If Facebook Is Worth $10 Billion, Twitter is Worth $1.7 Billion

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Last week, Facebook took a $200 million investment that valued the company at $10 billion. So if Facebook is worth $10 billion, how much is Twitter worth? After all, Twitter turned down $500 million from Facebook late last year, and founder Evan Williams might not even sell it for $1 billion. But how about for $1.7 billion?

That is the valuation we come up with when we run Twitter’s numbers through our new social network valuation model. The model takes into account the size of each social network’s audience in different countries and the average online spending per capita in those countries. Using Facebook’s $10 billion valuation as a baseline, Twitter would be the fourth most valuable social network after MySpace ($6.5 billion) and Bebo ($1.8 billion).

Of course, that $10 billion valuation was for preferred shares, so $1.7 billion might be a valuation a strategic investor or acquirer would be willing to place on Twitter. If you use the $4 billion to $6 billion range Facebook’s common stock is being valued at in private sales, then Twitter’s valuation would come down to $671 million to $1 billion. And if you use Bebo’s 2008 valuation of $850 million as a benchmark instead, Twitter would be worth $781 million.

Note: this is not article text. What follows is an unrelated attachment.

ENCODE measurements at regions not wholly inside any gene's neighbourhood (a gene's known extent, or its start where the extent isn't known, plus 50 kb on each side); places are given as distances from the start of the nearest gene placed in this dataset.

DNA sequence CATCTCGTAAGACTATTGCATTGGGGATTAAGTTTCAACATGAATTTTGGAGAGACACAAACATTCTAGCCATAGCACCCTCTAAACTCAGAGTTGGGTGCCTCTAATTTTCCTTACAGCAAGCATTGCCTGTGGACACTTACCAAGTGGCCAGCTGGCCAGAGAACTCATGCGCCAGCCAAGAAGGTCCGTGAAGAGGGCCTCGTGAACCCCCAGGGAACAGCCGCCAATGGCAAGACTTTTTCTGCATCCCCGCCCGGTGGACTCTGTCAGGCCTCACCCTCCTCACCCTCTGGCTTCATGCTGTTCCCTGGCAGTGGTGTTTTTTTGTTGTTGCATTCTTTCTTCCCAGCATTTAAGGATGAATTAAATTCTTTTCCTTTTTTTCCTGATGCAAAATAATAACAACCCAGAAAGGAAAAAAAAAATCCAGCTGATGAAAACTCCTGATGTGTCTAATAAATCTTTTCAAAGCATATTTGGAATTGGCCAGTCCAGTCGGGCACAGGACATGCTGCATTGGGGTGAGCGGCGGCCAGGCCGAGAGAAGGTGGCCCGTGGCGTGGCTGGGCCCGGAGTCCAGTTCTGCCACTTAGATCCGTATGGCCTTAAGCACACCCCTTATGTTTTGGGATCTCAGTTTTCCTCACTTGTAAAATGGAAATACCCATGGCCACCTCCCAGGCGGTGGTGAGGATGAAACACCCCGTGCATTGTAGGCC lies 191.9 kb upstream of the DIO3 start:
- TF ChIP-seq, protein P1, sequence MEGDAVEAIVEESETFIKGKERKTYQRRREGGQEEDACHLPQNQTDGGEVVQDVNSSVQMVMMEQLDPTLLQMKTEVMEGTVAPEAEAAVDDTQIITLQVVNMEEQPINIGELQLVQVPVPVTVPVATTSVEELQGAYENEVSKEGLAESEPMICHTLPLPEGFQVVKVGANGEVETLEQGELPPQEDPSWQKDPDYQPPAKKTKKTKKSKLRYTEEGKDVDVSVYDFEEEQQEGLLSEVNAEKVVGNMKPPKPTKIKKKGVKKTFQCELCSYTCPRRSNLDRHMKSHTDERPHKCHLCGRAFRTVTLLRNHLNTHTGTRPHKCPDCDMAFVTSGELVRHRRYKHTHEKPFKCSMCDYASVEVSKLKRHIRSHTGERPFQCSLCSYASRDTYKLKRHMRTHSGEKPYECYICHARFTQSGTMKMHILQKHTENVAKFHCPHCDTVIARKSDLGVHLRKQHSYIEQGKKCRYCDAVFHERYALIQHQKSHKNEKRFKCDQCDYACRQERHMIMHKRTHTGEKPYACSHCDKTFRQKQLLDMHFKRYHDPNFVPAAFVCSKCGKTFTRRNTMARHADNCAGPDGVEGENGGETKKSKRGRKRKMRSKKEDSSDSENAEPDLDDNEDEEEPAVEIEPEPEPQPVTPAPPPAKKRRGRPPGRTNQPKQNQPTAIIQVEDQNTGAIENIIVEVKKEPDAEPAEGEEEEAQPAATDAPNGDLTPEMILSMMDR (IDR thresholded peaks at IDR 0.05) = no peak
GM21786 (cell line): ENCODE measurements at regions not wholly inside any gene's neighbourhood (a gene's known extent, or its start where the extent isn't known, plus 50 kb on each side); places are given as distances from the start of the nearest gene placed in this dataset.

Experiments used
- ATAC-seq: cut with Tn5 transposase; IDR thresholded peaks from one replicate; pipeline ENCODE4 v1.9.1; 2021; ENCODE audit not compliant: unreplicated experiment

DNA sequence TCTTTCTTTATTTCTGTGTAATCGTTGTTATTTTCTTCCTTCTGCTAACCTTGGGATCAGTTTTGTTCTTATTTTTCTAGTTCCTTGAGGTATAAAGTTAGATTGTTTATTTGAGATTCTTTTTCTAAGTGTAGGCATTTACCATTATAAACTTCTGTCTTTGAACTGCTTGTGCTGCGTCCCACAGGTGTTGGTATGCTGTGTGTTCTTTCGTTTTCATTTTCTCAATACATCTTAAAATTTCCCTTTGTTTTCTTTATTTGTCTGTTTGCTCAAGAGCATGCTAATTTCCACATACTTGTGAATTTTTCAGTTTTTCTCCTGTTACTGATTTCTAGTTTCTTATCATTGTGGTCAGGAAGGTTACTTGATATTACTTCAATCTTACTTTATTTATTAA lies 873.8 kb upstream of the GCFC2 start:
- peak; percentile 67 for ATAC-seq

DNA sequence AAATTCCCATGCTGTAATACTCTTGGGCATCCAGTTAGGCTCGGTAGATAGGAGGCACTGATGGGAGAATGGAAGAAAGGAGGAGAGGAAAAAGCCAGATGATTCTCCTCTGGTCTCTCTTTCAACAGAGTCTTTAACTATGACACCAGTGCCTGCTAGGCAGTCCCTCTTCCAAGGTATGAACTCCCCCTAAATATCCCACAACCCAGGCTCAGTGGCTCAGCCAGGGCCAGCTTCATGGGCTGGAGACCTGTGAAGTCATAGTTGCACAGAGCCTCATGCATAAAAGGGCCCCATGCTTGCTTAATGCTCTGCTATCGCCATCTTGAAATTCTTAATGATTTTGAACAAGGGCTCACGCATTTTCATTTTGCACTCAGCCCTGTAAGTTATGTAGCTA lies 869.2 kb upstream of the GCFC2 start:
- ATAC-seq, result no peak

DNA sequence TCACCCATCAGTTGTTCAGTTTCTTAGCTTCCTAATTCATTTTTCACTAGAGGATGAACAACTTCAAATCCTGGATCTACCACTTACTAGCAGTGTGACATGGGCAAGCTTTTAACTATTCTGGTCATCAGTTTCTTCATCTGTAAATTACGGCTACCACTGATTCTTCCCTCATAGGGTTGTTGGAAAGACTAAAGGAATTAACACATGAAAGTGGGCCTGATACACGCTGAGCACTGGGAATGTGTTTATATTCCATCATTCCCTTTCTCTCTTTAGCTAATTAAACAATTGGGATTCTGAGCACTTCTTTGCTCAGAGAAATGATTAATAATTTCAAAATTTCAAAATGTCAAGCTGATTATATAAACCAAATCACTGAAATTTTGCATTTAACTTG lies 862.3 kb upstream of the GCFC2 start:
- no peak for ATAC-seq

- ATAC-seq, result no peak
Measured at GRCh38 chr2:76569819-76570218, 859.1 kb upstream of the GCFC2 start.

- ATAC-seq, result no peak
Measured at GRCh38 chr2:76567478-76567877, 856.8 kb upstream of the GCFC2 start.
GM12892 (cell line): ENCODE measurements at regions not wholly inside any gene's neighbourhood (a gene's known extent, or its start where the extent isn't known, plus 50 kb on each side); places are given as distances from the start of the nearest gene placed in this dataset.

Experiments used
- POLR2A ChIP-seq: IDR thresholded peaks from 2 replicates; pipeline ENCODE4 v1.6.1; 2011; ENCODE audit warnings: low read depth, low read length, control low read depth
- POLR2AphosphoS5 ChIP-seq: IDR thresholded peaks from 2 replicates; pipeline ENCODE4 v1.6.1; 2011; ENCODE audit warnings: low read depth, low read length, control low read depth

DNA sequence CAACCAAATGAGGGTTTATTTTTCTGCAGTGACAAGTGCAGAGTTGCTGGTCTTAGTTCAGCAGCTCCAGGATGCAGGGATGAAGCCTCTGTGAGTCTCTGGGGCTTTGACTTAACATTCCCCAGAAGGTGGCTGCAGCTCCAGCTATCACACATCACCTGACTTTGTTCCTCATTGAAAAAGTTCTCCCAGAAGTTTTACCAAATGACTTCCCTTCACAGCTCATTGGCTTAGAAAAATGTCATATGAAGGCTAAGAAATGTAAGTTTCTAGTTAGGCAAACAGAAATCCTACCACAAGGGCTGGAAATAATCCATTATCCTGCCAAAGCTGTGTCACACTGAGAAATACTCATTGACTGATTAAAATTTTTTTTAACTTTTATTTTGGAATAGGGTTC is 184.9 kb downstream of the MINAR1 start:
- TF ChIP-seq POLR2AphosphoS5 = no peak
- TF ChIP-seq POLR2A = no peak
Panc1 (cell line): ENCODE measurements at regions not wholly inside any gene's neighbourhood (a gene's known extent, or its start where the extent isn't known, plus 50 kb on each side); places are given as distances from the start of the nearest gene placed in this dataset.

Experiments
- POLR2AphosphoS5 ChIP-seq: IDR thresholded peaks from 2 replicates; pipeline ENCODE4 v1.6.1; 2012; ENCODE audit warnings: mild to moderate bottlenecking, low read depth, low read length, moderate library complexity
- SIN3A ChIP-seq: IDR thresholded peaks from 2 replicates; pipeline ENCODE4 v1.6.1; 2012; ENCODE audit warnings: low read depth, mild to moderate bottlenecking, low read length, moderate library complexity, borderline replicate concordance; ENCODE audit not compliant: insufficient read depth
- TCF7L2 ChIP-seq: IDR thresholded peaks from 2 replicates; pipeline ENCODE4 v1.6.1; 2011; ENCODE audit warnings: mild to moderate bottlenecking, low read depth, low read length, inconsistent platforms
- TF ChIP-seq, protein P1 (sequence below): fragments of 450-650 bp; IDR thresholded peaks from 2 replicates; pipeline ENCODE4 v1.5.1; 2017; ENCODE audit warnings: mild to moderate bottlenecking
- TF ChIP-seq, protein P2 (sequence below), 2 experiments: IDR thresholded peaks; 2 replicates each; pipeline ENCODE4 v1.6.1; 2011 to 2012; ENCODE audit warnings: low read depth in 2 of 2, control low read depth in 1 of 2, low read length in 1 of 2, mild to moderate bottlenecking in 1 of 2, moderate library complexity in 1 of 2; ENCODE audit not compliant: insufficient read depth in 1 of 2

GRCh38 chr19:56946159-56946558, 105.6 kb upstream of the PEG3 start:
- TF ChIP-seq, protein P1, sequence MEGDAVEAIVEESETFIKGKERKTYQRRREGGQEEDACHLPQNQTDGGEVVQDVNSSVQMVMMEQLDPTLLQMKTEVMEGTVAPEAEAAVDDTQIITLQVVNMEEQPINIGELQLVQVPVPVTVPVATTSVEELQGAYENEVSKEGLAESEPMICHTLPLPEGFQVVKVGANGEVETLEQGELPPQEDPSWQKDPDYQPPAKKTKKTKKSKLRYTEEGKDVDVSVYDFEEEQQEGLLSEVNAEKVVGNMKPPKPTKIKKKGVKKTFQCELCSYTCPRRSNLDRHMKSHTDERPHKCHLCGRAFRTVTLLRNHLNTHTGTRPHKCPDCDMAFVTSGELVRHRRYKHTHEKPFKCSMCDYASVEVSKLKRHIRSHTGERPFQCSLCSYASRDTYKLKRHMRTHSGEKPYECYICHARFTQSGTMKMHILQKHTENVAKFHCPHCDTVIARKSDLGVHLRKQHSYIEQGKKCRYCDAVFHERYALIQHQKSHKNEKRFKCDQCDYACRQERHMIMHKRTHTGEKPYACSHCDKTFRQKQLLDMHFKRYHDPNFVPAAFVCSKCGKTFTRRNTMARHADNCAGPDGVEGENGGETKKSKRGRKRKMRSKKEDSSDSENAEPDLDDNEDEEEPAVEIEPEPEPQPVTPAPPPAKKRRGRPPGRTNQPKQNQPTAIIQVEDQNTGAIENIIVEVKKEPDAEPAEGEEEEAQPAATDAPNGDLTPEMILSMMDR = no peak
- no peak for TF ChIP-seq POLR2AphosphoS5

So there is your range: roughly $700 million to $1.7 billion. And remember, Twitter may still have scaling issues, but it doesn’t have all the costs that Facebook has in terms of storage and other capital expenditures. For one thing,Twitter isn’t keeping everyone’s photos on its servers—that is what TwitPic and Yfrog are for. On the flip side, there is also the question of revenues, which remains an open question for Twitter (and for Facebook, for that matter). Is Twitter going to make money from real-time search, corporate accounts, or maybe even figuring out a way to sell followers? Given how engaged a large portion of Twitter’s users are already and how it is becoming a hot testbed for opt-in marketing, it is not inconceivable that Twitter’s users will be worth more to advertisers than Facebook’s. But before we can find out, Twitter needs to pick a business model.

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